from Payday Lender 1, purportedly located in Belize, Central America,
at an annualized interest rate of 995.45 percent.

e. I.C. is a resident of Massachusetts, which prohibits loans with annualized
interest rates above 23 percent. Over the Internet, I.C. received a $305
loan from Payday Lender 5, at an annualized interest rate of 644.12 percent.

f. A.H. is a resident of Missouri, which prohibits loans in which the interest
and fees exceed 75 percent of the loan amount, and loans of less than 14
days in duration. Over the Internet, A.H. received a $500 loan from
Payday Lender 6 (operating under a fictitious name), purportedly of San
Jose, Costa Rica, at an annualized interest rate of 1,825 percent for a term of
seven days.

g. D.A. is a resident of New Jersey, which prohibits loans with an annualized
interest rate above 30 percent. Over the Internet, D.A. received a $200
loan from Payday Lender 7, at an annualized interest rate of 612.13 percent.

h. A.W. is a resident of New York, which prohibits loans with an annualized
interest rate above 25 percent. Over the Internet, A.W. received a $305
loan from Payday Lender 4, at an annualized interest rate of 1,095 percent.

i. D.M. is a resident of New York, which prohibits loans with an annualized
interest rate above 25 percent. Over the Internet, D.M. received a $500
loan from Payday Lender 8, at an annualized interest rate of 1,161.36
percent.

j. D.H. is a resident of New York, which prohibits loans with an annualized
interest rate above 25 percent. Over the Internet, D.H. received a $200
loan from Payday Lender 7, purportedly of Utah, at an annualized interest
rate of 1,804.72 percent.

k. D.G. is a resident of New York, which prohibits loans with an annualized
interest rate above 25 percent. Over the Internet, D.G. received a $500
loan from Payday Lender 6, at an annualized interest rate of 1,825 percent.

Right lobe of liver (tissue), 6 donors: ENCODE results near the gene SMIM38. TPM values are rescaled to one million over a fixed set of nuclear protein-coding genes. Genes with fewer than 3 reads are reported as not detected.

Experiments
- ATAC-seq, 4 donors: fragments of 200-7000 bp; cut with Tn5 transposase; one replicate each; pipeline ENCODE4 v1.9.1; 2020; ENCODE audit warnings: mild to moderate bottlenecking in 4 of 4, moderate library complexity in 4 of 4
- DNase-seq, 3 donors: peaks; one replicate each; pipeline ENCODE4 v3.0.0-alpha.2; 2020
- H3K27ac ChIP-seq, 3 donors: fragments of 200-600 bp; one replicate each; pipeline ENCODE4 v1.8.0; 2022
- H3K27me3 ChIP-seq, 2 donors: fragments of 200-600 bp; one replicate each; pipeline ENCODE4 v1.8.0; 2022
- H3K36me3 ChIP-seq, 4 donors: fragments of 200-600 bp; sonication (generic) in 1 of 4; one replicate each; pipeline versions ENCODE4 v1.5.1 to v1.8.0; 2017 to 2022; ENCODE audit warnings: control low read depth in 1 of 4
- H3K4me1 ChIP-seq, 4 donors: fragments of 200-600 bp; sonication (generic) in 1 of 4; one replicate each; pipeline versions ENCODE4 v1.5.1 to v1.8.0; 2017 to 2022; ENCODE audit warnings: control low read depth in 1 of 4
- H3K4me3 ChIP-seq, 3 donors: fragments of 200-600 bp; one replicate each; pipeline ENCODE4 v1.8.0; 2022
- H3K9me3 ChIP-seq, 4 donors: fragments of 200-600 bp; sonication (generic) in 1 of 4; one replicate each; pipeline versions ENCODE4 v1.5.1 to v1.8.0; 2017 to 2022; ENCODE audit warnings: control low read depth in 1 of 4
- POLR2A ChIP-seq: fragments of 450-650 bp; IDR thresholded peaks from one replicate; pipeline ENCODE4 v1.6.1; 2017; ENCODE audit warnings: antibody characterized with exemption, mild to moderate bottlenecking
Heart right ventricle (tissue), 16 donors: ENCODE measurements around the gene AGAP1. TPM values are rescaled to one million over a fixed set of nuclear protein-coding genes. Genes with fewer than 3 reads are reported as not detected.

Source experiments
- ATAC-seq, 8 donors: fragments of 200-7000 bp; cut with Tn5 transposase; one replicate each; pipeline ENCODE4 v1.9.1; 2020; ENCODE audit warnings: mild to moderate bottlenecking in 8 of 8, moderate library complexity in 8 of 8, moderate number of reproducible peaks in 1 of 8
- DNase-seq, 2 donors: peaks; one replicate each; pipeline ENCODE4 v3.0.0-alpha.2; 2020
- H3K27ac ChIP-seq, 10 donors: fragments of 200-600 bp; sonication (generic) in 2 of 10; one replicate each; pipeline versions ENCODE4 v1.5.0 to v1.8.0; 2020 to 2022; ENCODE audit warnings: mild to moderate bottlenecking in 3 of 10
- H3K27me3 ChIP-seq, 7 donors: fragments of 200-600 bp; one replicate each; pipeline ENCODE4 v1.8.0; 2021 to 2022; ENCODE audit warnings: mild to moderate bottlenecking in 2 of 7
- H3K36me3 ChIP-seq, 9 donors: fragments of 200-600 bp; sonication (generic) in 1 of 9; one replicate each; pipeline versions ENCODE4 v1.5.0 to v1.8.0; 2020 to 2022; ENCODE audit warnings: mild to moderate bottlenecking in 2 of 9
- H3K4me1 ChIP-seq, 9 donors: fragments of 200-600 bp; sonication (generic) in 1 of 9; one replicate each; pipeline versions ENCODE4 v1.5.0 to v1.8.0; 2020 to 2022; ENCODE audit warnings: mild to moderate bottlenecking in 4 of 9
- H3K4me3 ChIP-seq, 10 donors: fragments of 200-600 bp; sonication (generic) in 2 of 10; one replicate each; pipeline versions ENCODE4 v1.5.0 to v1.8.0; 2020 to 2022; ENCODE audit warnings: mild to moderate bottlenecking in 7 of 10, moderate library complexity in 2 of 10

l. D.R. is a resident of New York, which prohibits loans with an annualized
interest rate above 25 percent. Over the Internet, D.R. received a $200
loan from Payday Lender 7, at an annualized interest of 1,804.72 percent.

m. A.F. is a resident of North Carolina, which prohibits loans with an
annualized interest rate above 36 percent. Over the Internet, A.F. received
a $600 loan from Payday Lender 1, purportedly of Belize, Central America,
at an annualized interest rate of 608.33 percent.

The California Reinvestment Coalition recently signed onto a letter with 26 other state and national consumer protection organizations, calling on the US Senate to support the efforts of Operation Choke Point, you can read the letter here.

UPDATE: If you’re angry about the damage caused by payday loans, consider signing our new petition to the Consumer Financial Protection Bureau, calling on Richard Cordray to implement strong consumer safeguards in the new rules they’re designing for payday loans.  You can sign it here: CFPB Petition

To stay up to date on financial justice issues in California, especially as they relate to low income communities, and communities of color, you can follow the California Reinvestment Coalition on our Facebook page, via TwitterGoogle+, watch our movies on our YouTube Channelsign up to receive our newsletter and action alerts, and of course, visit our website.